Congratulations! You landed the corporate social responsibility (CSR) role you’ve always wanted, and you can’t wait to get started.
Monday morning finally rolls around — it’s your first day. You make the rounds with human resources through the office, meet your new coworkers, and attend orientation meetings. You head to lunch with the boss and set up coffee meetings for that afternoon and the remainder of the week.
You know your first 100 days are critical to making a strong first impression and building a new foundation for CSR at the company, but that afternoon, you’re thrown some curveballs. You learn that your hiring caught many of your new coworkers off guard and that no plans had been made to transition you into the position. In your meetings, colleagues share their concerns about the security of their futures at the company, difficulties communicating between divisions, and uncertainty of how CSR even fits into the business.
What should you do?
To help me answer this question, I reached out to some of America’s leading CSR practitioners to weigh in with their top recommendations (slightly edited for length). Success leaves clues, and their perspectives are worth reading from top to bottom.
I’d be remiss if I didn’t also include a few insights of my own.
To win the first 100 days in a new CSR job, understand that you have more than 100 days to win in a new CSR job! Take the time to define success with your boss, establish trust and rapport with colleagues, and identify new ways to add value. Avoid the temptation to rush in and attempt doing too much too soon. Focus instead on learning, listening, and the "low-hanging fruit."
Doug Marshall @DeloitteUS, Corporate Citizenship Managing Director, Deloitte Services LP: “An organization’s ability to do good is increasingly important to its bottom line. It is important to align your social impact strategy to support and amplify the overall business strategy, values, and purpose of your organization. To that end, understand who your key stakeholders are and their expectations from the investments and activities you influence: what are the social and business outcomes that matter? Build your plan around achieving those outcomes, with an initial focus on 3–5 strategic initiatives to drive impact.”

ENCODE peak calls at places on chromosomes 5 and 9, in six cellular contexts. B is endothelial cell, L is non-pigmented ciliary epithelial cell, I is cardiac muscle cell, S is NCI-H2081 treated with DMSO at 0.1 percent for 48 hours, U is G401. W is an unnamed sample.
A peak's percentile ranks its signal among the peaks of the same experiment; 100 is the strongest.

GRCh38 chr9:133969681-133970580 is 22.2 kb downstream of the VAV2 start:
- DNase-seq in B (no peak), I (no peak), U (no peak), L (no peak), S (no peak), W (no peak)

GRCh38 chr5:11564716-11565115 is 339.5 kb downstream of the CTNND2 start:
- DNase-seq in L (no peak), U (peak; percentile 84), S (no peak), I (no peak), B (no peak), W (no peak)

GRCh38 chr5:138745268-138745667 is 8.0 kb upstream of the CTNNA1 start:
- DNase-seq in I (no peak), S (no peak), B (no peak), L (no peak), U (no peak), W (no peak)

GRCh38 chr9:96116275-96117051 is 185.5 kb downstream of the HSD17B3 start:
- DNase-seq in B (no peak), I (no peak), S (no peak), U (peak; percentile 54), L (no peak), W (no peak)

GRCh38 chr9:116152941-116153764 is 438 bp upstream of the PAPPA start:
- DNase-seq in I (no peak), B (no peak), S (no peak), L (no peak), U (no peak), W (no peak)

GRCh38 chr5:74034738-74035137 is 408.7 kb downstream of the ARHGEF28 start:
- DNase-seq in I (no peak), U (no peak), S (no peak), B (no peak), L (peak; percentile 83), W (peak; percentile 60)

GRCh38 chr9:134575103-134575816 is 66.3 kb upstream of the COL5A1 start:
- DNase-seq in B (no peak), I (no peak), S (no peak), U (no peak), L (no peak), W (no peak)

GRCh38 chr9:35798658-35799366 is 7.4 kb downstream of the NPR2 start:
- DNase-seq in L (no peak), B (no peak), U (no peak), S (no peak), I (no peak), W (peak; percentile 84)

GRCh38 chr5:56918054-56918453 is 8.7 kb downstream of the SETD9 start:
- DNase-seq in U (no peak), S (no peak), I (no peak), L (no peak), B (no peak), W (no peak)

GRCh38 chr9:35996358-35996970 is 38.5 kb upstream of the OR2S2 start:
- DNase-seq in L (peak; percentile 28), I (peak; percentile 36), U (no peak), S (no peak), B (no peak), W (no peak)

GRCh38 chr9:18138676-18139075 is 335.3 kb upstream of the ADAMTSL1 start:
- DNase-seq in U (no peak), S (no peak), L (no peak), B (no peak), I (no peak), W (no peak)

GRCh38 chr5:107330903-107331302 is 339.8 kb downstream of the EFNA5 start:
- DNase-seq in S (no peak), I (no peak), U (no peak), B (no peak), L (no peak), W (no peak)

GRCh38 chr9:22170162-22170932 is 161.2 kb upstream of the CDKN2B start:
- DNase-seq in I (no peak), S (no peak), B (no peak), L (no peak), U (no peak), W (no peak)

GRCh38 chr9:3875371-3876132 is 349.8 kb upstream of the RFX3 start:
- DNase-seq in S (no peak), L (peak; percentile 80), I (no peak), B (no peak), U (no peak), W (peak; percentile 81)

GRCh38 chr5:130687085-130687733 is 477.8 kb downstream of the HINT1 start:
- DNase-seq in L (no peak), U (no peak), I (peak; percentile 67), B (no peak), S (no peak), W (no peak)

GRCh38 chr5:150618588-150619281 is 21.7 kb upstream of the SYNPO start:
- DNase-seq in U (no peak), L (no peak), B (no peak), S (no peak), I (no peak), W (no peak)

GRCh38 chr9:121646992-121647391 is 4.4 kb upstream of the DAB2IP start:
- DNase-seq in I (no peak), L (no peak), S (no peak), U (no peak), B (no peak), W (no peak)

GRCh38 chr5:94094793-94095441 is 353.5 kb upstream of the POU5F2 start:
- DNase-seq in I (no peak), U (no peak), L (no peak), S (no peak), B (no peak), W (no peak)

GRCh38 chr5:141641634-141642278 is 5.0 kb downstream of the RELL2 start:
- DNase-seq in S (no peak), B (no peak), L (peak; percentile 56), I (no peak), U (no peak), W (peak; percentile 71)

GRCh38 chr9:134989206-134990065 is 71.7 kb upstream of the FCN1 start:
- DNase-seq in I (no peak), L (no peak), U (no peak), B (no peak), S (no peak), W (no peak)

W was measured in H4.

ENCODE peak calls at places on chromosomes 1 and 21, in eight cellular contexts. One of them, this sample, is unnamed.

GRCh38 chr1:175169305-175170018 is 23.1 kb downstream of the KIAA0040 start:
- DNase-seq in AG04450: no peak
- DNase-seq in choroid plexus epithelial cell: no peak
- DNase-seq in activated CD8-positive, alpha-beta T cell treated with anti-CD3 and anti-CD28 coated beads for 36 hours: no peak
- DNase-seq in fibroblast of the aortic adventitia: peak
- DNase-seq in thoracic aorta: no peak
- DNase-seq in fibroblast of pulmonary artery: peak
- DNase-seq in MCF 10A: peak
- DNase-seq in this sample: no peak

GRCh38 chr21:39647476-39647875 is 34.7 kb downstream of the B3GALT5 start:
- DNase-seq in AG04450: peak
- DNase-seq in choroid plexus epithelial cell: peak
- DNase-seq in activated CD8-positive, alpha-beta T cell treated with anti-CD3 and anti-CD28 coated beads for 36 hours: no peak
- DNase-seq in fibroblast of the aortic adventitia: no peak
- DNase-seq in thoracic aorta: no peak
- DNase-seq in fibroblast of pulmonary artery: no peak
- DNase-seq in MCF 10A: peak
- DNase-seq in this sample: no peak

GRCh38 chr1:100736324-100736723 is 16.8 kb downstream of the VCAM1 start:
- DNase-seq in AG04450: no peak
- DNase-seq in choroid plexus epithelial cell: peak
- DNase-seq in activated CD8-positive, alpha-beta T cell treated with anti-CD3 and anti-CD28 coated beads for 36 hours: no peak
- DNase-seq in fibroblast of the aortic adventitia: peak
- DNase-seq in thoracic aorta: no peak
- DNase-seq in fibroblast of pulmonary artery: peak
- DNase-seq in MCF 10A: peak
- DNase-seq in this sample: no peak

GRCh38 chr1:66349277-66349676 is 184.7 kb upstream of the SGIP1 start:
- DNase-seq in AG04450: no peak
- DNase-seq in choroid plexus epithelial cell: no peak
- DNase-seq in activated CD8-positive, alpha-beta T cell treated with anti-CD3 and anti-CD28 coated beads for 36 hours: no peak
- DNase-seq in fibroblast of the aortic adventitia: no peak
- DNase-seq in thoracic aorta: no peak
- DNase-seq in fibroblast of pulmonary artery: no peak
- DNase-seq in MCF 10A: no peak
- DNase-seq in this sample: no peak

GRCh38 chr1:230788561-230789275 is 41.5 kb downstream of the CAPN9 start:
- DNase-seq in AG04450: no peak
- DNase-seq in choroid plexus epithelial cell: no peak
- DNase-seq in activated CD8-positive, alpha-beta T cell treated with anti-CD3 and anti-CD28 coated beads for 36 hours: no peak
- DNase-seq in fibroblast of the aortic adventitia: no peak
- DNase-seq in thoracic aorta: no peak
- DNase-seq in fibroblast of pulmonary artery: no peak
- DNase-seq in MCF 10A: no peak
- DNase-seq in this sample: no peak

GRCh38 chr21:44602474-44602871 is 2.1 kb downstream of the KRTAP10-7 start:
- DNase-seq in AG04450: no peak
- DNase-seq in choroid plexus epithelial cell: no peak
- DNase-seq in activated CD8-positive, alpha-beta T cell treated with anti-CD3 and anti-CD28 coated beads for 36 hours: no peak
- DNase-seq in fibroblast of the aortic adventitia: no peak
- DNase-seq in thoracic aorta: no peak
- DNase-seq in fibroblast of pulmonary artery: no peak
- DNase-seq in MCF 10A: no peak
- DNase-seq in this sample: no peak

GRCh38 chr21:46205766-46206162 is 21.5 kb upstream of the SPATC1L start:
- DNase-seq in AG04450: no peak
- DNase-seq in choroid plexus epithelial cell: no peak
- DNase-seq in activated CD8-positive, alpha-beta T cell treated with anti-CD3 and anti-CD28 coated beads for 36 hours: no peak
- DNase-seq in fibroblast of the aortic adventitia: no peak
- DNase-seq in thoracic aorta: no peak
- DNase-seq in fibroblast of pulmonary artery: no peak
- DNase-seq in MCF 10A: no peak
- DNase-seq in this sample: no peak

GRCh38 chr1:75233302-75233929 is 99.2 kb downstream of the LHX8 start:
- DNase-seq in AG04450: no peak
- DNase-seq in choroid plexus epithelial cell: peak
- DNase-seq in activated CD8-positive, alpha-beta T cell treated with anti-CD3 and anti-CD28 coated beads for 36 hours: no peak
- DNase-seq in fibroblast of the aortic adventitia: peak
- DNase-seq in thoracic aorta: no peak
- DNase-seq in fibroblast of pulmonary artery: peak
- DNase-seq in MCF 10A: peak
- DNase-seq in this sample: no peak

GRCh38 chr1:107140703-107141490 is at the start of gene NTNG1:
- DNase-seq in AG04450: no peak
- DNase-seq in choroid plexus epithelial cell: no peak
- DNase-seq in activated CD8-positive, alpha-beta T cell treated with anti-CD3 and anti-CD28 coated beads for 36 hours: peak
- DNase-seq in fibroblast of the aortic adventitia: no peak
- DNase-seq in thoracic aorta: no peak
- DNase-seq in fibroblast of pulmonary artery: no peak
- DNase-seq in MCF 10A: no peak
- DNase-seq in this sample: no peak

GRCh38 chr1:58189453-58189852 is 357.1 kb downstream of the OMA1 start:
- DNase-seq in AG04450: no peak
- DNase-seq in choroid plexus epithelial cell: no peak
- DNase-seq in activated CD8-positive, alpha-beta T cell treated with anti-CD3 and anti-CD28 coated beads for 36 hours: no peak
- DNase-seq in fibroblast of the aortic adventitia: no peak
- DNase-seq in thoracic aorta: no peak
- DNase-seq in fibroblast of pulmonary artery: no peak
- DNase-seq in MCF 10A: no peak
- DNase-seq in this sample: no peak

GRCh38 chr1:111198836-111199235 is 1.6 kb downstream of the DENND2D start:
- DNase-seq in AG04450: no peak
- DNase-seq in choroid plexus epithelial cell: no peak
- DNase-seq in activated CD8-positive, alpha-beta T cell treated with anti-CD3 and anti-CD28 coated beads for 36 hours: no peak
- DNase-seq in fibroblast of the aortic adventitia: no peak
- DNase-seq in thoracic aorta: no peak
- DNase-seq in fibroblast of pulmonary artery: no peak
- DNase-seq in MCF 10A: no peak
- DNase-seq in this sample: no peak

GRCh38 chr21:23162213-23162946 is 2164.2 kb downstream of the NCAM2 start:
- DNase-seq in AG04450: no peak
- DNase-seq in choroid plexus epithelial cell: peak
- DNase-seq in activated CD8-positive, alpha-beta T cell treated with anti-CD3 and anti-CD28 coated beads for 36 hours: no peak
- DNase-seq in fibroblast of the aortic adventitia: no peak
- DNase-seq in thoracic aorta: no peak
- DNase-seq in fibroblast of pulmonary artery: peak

Dave Stangis (@DaveStangis), Vice President, Corporate Responsibility and Chief Sustainability Officer, Campbell Soup Company: “The first 100 days can be the most important in any new role. I always recommend taking on a strong bias of listening, testing hypotheses and completing an inventory of current activities within scope. You want to complete that 100 days with a clear vision of what internal and external stakeholders expect from you and your position. Doing this right not only builds enlistment to the correct strategy, it also helps ensure the work you take on will truly drive results for the enterprise.”
Danielle Tergis (@dtergis), Founder, The Tergis Group: “Immerse yourself in the organization its strategic plan and the goals for all the departments and align your plans to support them. Get to know the key players on your team and the folks you’ll be working with the most. Also, read everything you can get your hands on — including industry trades, blogs, and mainstream media — about the issues your organization cares most about.”
Leon Kaye (@LeonKaye), Director of Social Media and Engagement at 3BL Media: “I think it’s a mistake to go in ‘doing’ and not listening . . . We may feel the issues are burning, but remember the concept of CSR or sustainability still may be new to many of your colleagues. Spend those first 100 days listening to key stakeholders at the company, from the people in the C-suite to the summer intern — and use this time wisely to build alliances and get buy-in for your agenda.”
John Friedman (@JohnFriedman), Sustainability Manager, WGL: “Learn the industry and the specific business first. Find out what matters to the c-suite and look to implement CSR programs that have an impact on those. I like to start with the 5 or 10-year strategy — most companies have one that sets things like financial, sales, operational and cultural objectives. It’s not about showing them how they can support CSR, but rather how CSR can help facilitate the things that they have already identified as priorities. Start helping them achieve those, and they’ll eagerly want to know what else you can do.”
Graham McLaughlin, Managing Director, Social Impact at UnitedHealth Group: “In the first 100 days, I’d work to ensure a clear, aligned strategy with a framework that staff and the company will rally around and executives will value through their words and actions. I’d also locate champions in positions across the organization who feel bought into your strategy because they were part of crafting it, and will be part of the team implementing it. Your power in a CSR program comes from being able to build a movement, so in the first 100 days, establish an infrastructure that allows you to do this effectively.”
“Identify key metrics, and measure against them.
“Don’t do anything drastic. Take the time to get a complete understanding before making decisions about what to keep, cut or create.”
Do you agree or disagree with these suggestions? What would you do differently? What strategies have you found to be the most successful? What should people avoid?Ryan Rudominer's passion is connecting people to causes that impact the world. I blog about emerging trends & priorities in corporate social responsibility & social impact. Follow him on Twitter.